Apple iPad 4 Review

Since its first entry into the tablet market, Apple has excelled thanks to a focus on a few core principles. The display should be of extremely high quality, the product should be intuitive and powerful, and the whole package has got to look really, really good.

They’ve hit their mark with every release of the iPad, but the new iPad 4 may be the best execution of these principles that the tech giant has ever accomplished. It’s beautiful, it’s easy to use, and the Retina display is every bit as impressive as you’d expect.

iPad 4th Generation Look and Feel

On first blush, not much seems to have changed from the iPad 3. The 9.5-inch by 7.3-inch by 0.37-inch dimensions are all the same. The weight holds steady at 1.44 pounds (0.65 kg). As with its predecessors, the iPad 4 is both striking and comfortable to use.

While it may not be the lightest on the market, it certainly isn’t to heavy to use for an extended period. The gracefully curved design only enhances the comfort, and the whole package feels as sturdy and well-built as you’d expect from Apple.

Exterior

The layout, too, is scarcely changed from previous iPad iterations. The power and lock button sits atop the tablet on the right side. The volume rocker and rotation lock switch are just around the corner at the top of the right edge.

The bottom bears one of the more noteworthy changes, sporting a Lightning connector where the bulky 30-pin connector used to reside. The switch-over may be frustrating and potentially costly, but the vast improvement over the previous connector is certainly worth it.

The front features a 1.2-megapixel FaceTime camera up top and the familiar concave home button at the bottom. On the back is the 5-megapixel HD camera.

Display

At the moment, the Retina display found on the new iPad is the second best display found on a tablet. In terms of screen resolution, only Nexus 10 (2560 x 1600 px – 299 ppi) beats Apple 4 (2048 x 1536 px – 264 ppi).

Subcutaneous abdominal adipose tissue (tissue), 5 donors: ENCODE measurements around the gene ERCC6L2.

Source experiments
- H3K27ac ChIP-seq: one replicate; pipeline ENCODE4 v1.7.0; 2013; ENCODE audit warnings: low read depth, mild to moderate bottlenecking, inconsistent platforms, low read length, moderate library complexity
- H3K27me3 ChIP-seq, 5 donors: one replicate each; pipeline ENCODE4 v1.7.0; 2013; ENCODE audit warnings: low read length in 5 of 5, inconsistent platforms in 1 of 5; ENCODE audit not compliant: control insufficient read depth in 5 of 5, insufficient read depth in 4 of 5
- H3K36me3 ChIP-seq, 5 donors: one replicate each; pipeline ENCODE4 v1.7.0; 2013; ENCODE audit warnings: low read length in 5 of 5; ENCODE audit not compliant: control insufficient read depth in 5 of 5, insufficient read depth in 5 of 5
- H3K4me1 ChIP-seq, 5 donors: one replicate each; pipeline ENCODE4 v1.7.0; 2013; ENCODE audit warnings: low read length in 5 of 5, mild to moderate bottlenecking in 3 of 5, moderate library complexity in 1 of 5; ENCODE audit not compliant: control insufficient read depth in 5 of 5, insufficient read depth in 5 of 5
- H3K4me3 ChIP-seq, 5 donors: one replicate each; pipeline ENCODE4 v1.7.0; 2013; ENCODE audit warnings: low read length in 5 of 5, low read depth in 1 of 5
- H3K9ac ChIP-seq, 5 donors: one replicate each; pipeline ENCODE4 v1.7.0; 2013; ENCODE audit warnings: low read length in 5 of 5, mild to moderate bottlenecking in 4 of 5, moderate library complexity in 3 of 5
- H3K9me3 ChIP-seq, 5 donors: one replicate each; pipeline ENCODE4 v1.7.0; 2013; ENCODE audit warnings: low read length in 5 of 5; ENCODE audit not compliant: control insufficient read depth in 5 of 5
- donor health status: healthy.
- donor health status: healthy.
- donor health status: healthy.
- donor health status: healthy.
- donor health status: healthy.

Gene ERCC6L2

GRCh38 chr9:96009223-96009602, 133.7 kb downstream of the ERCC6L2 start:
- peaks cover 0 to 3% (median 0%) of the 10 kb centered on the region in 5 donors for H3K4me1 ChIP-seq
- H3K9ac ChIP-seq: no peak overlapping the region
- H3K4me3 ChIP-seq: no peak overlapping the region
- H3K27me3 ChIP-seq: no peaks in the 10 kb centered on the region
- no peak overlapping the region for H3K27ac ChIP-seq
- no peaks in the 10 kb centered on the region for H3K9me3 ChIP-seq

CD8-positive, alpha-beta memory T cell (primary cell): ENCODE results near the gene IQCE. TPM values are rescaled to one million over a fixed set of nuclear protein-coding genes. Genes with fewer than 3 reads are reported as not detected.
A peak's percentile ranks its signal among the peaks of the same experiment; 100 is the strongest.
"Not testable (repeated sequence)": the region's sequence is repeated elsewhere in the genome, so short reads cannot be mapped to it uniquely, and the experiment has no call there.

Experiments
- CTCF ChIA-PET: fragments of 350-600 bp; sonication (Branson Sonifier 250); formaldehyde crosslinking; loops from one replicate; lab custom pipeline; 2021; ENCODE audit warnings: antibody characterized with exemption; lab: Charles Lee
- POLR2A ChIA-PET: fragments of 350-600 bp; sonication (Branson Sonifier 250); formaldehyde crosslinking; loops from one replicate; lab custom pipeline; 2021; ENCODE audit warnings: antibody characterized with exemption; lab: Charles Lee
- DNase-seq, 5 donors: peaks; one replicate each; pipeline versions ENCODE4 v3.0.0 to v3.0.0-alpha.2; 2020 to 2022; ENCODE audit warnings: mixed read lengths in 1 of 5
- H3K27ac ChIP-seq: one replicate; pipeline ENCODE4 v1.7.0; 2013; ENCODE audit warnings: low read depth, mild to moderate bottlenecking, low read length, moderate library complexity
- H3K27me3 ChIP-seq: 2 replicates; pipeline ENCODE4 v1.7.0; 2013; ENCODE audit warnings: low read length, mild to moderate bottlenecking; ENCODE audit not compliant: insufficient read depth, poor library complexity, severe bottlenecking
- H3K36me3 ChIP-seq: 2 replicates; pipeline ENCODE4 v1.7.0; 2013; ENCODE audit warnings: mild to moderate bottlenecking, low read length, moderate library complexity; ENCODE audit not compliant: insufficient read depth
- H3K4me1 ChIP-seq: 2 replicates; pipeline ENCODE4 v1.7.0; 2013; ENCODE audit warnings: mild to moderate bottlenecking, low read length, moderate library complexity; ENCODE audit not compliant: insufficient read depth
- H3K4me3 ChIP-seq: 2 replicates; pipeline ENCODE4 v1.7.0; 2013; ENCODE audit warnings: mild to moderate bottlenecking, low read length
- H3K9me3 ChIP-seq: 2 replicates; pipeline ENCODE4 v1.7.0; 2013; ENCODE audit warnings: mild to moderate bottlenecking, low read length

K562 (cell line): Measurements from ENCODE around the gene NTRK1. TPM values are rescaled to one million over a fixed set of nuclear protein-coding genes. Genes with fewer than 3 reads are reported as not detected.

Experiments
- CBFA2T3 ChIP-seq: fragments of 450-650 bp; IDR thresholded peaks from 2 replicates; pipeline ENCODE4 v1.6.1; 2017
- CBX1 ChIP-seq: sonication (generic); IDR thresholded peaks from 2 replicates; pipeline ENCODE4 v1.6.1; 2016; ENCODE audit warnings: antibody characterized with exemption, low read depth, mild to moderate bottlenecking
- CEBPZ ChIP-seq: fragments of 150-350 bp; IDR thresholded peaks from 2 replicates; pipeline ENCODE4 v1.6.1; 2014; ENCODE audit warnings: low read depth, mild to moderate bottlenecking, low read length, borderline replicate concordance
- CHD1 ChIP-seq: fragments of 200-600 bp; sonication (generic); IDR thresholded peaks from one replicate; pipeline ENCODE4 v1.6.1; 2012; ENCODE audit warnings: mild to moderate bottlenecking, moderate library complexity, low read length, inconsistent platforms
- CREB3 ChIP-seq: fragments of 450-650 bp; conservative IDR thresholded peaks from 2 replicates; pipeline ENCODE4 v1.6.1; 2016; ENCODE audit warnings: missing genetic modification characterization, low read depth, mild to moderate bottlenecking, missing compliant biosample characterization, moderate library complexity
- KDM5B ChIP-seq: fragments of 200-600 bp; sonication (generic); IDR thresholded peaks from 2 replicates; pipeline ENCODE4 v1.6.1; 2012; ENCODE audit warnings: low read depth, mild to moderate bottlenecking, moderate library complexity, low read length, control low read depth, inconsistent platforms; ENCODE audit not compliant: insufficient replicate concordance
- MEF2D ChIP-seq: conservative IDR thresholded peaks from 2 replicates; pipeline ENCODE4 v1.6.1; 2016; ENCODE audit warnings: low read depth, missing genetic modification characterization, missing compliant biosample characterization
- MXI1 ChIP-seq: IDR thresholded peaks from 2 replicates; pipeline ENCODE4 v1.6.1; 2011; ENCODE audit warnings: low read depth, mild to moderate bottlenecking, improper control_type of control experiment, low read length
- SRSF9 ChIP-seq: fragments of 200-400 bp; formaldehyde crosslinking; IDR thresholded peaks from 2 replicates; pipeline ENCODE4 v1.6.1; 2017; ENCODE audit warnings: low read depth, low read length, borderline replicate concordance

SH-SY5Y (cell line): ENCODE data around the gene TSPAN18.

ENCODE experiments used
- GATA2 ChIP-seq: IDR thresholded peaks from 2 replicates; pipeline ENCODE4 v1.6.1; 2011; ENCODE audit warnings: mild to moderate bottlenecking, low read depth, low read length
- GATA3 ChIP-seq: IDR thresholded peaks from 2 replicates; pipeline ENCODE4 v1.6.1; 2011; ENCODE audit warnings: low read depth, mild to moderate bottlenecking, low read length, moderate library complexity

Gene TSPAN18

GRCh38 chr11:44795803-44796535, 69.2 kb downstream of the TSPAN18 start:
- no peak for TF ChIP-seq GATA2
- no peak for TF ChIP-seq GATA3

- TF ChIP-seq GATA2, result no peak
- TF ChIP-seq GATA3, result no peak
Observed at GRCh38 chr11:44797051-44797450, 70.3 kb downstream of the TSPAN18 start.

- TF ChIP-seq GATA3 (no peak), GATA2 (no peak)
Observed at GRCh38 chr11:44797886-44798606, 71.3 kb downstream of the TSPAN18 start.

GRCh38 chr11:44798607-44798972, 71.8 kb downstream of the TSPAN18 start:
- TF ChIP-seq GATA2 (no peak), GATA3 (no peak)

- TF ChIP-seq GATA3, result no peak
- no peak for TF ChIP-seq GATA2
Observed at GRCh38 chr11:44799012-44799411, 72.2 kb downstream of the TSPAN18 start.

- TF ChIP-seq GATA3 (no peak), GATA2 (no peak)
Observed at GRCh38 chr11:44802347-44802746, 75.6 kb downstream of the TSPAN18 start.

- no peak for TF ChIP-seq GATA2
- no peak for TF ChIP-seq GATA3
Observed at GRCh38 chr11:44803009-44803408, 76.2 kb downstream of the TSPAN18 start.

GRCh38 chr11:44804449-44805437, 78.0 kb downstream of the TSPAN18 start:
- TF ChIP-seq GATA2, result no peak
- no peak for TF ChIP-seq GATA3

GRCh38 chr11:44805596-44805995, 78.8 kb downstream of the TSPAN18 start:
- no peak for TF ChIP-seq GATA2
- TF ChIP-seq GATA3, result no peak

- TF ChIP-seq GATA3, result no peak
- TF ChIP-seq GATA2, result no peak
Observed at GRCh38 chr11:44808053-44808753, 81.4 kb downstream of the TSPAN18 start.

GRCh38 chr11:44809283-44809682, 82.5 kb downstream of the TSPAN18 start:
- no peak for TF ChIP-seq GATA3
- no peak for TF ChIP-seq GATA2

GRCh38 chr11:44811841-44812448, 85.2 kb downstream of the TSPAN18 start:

On such high-resolution displays, text and other small features are ultra-crisp and easily readable, games and apps look great, and high-definition video looks exactly as it’s supposed to. It’s not just the resolution, however.

Colors on Retina display are bright and vivid, the contrast strikes a very nice balance and the display remains quite readable even during daytime or under bright lighting.

Under the Hood

As impressive as the iPad 4’s display is, the star of the show is the new A6X processor. The A6X is a modified version of the A6 processor originally featured in the iPhone 5, and it’s blistering fast.

The iPhone’s 1.05-gigahertz processor is beefed up to 1.39GHz for the new iPad, and it’s paired with a gigabyte of RAM. The iPad 3 was already Apple’s fastest mobile device, and the new iPad exceeds its performance in every possible way.

Unexpectedly, this huge performance boost also comes with an increase in battery life. The new iPad weighs in at a shade over 11 hours on average. As always, storage options include 16, 32 and 64 gigabytes.

Comparison

On the surface, the differences between the iPad 3 and 4 seem minimal. In reality, the iPad 4 makes some very substantial improvements. The two devices are all but identical physically, but the iPad 4’s performance offers such an exceptional boost in performance that it’s very difficult to ignore.

The new Lightning plug offers a range of benefits as well, and after the initial period of frustration and adapter-buying, it’s clear that the change was needed.

The iPad Mini invites a more interesting comparison between two tablets. While iPad 4 once again spanks the competition in terms of display resolution, iPad Mini bets on the form factor that offers great appeal for those who desire a truly portable, comfortable, easy to use tablet.

Both are easily at the top of their class, but the choice largely comes down to performance and resolution versus form factor.